Dr Sandra Fielden, from the Centre for Diversity and Work Psychology, Manchester Business School, University of Manchester, undertook a literature Review for the British National Health Service Leadership Centre. She concluded that:
“Effective coaching can have a positive impact on an organisation. It can produce improved relationships and teamwork between staff at different levels. Employees have increased job satisfaction, which improves productivity and quality, and there is an overall improved use of people, skills and resources, as well as greater flexibility and adaptability to change. Organisational coaching can help to align individual performance with team and organisational objectives, maximise strengths, enhance communication between managers and teams, help individuals take ownership and responsibility for their behaviours and actions, and encourage individuals to stretch beyond their assumed constraints (p 19).”
She also pointed out that a CIPD (Chartered Institute of Personnel and Development) survey in 2004 found that 99 per cent of 500 respondents agreed that coaching could produce tangible benefits, both to individual and organisations. Additionally:
93% agreed that coaching and mentoring are key mechanisms for transferring learning from training courses back to the workplace
92% agreed coaching can have a positive impact on the bottom line
96% agreed coaching is an effective way to promote learning in the organisation
Some researchers believe that the benefits of coaching can be broken down into strategic benefits and interpersonal benefits.
Strategic Coaching can:
Help attract more business; improve customer service; provide structure, guidance and focus
Help monitor and evaluate actions; guide individuals and streamline processes; promote initiative and accountability; encourage people to take responsibility
Motivate people and improve skills, including the ability to communicate better; help retain staff; provide objective advice on business decisions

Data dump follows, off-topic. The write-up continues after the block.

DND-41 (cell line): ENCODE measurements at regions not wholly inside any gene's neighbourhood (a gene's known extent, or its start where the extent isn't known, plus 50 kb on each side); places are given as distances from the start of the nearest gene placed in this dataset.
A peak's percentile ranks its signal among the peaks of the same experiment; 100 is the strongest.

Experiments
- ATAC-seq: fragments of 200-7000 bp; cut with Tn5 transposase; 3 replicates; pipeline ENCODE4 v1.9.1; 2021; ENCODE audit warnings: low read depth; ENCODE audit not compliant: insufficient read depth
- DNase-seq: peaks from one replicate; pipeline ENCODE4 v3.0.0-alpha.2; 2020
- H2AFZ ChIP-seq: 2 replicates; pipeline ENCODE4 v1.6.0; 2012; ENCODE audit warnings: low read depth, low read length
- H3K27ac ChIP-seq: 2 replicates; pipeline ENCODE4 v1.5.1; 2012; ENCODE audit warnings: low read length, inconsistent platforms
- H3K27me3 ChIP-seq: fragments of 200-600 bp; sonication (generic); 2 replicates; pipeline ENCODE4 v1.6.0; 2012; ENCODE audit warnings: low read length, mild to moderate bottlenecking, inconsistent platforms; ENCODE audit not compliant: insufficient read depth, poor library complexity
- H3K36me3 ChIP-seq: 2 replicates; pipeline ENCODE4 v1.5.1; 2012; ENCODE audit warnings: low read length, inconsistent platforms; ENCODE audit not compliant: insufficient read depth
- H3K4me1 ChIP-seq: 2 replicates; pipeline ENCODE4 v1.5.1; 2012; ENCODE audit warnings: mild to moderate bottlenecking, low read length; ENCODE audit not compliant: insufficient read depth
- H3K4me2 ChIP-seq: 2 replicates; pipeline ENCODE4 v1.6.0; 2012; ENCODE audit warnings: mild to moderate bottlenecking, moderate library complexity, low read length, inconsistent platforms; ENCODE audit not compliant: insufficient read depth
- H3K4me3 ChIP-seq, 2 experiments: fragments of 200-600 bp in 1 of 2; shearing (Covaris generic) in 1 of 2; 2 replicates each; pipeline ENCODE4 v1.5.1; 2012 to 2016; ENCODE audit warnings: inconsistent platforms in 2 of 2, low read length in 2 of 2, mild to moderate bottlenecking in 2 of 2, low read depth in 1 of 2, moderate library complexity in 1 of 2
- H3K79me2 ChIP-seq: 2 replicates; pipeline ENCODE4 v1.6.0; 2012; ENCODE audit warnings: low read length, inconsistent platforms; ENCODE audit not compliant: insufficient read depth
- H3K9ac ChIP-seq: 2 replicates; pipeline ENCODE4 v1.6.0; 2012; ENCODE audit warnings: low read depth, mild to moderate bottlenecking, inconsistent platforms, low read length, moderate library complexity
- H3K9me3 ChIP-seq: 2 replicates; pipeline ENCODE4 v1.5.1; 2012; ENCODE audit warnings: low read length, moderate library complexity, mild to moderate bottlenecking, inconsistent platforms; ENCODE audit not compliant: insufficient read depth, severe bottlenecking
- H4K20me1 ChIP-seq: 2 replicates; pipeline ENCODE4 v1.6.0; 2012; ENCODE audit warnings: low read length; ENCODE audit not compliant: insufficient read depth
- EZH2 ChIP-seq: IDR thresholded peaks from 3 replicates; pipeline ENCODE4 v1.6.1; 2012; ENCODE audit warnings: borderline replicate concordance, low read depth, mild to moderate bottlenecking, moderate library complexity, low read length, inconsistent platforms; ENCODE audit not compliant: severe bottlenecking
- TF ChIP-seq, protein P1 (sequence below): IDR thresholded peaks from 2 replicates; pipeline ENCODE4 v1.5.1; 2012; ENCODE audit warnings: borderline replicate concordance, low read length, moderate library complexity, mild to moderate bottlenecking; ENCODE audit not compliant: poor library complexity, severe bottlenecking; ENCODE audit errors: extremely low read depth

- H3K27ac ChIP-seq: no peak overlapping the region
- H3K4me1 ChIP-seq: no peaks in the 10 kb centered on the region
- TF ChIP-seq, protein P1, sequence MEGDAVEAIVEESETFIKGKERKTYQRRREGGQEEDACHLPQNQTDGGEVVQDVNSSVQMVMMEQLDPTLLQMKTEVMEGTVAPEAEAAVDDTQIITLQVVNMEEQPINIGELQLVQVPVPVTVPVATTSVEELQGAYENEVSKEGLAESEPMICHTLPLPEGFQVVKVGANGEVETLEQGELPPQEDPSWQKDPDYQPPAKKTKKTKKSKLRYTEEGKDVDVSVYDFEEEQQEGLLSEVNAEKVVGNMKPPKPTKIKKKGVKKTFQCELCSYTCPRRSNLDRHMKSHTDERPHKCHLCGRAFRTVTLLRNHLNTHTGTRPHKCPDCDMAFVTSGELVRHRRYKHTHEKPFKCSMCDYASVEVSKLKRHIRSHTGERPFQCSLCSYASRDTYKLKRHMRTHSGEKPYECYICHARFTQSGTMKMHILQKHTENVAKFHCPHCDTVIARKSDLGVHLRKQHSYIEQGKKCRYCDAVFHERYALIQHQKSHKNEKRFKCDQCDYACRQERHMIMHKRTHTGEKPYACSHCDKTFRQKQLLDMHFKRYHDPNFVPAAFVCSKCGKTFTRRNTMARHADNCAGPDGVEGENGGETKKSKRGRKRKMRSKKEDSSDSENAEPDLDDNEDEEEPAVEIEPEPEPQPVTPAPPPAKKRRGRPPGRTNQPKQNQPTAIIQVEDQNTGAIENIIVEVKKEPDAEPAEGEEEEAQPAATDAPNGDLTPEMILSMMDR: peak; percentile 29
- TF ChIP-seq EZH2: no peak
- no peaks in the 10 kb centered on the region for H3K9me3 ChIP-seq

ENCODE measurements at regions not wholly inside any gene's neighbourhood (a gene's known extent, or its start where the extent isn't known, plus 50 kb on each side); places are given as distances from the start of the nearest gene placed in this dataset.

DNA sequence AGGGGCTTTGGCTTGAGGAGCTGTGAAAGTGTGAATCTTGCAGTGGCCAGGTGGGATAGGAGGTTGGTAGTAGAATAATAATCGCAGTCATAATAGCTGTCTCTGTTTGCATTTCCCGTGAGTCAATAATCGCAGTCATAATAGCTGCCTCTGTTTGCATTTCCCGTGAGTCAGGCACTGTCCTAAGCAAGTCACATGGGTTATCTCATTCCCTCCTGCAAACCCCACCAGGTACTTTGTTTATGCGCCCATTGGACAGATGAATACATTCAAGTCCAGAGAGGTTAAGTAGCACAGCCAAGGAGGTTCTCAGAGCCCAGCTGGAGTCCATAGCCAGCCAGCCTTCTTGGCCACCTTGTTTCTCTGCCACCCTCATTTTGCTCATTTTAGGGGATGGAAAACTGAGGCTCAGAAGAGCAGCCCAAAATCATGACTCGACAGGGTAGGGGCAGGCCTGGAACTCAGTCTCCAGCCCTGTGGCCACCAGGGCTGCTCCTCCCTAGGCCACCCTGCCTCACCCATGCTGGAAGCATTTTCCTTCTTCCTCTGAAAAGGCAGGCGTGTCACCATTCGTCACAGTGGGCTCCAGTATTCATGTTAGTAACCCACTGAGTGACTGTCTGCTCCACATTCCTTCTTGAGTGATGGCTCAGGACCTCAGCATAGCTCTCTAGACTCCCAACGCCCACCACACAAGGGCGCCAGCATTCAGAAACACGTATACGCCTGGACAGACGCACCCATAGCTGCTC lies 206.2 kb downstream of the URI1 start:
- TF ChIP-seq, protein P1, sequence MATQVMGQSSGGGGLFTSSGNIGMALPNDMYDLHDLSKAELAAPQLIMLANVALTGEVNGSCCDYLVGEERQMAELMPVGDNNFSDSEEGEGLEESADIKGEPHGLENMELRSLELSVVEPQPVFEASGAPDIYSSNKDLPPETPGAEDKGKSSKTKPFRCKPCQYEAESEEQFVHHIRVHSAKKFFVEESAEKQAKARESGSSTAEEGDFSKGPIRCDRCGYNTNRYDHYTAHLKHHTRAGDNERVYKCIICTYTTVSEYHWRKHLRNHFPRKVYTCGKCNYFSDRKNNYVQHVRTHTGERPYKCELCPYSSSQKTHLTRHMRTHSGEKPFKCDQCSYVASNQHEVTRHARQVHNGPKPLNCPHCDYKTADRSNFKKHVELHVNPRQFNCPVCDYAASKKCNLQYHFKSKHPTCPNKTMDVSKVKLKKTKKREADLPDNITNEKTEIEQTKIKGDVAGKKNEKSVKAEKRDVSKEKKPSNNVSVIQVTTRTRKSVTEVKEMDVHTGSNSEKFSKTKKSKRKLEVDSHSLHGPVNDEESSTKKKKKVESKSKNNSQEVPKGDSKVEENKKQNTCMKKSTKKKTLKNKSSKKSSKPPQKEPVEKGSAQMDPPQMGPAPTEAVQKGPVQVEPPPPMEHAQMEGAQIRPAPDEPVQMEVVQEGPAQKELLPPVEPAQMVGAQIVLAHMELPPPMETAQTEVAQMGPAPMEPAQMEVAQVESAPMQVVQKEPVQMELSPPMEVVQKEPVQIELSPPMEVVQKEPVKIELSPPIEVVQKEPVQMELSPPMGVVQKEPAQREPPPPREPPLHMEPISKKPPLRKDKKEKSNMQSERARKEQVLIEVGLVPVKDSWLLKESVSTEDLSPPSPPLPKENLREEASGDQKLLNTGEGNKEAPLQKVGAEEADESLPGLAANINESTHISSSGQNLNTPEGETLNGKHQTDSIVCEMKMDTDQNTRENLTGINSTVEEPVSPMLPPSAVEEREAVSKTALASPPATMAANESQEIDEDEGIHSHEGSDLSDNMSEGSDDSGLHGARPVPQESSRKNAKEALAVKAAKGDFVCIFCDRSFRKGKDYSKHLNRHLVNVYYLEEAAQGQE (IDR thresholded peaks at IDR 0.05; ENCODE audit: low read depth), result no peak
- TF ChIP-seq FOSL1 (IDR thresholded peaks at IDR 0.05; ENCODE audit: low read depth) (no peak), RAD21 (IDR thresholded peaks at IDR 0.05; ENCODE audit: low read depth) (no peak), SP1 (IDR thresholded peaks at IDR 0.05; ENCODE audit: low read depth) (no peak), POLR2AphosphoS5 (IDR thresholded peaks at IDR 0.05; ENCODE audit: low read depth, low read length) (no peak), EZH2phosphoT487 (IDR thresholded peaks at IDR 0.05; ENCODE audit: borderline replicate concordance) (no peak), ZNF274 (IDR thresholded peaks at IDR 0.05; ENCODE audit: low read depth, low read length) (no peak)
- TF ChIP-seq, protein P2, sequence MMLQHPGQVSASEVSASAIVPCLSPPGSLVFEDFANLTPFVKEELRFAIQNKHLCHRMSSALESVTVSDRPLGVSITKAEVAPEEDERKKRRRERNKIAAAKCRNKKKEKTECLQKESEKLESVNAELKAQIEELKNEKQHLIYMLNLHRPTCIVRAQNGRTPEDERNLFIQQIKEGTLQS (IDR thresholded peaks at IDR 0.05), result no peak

Increase awareness of resources; broaden the scope of information, ideas and solutions; and show the organisation is socially responsible towards its staff.
Interpersonal Coaching can:
Unearth and tap potential and creativity
Co-ordinate career and personal life; increase the ability to cope with and welcome change
Improve concentration, confidence, relaxation and decision-making
Remove performance fears and anxieties; and eliminate unhealthy stress at work.
There are four key benefits which are explored in detail in the full report:
Retention of staff
Investing in training programmes can impact on employee’s feeling of self-worth within the organisation. Employees are more likely to remain in an organisation which they feel has an interest in them and their developing career. Investment in, and modernisation of, learning and development methods are essential to ensure … competent, supported and skilled professionals.
Creation of a pool of future Coaches
It is reasonable to suggest that those who have been in coaching relationships are more likely to coach others. This has important implications for the organisation, as investing in coaching programmes is likely to create a pool of effective coaches for the future.
In the current social and economic climate, the need for companies to have an up-to-date understanding of staff and customer needs is vital. Through coaching relationships, senior managers acting as coaches can communicate organisational decisions and ideas to coaches.
Coaching relationships are a cost effective way for the organisation to foster and develop talent. The UCE (University of Central England, 2004) study, found that there were three main benefits and key outcomes of coaching:
Coaching process itself
Coaching is a developmental intervention that is increasingly being employed in organisations. Targeted development interventions such as coaching enable individuals to adjust to major changes in the rapidly evolving business environment. Coaching can help to support individuals in making the necessary steps to advance in their careers and perform at optimum levels in roles that require large step-changes in skills and responsibility.
Source: Fielden, B. 2005. Literature Review: coaching effectiveness – a summary. NHS Modernisation Agency Leadership Centre. http://literacy.kent.edu/coaching/information/Research/NHS_CDWPCoachingEffectiveness.pdf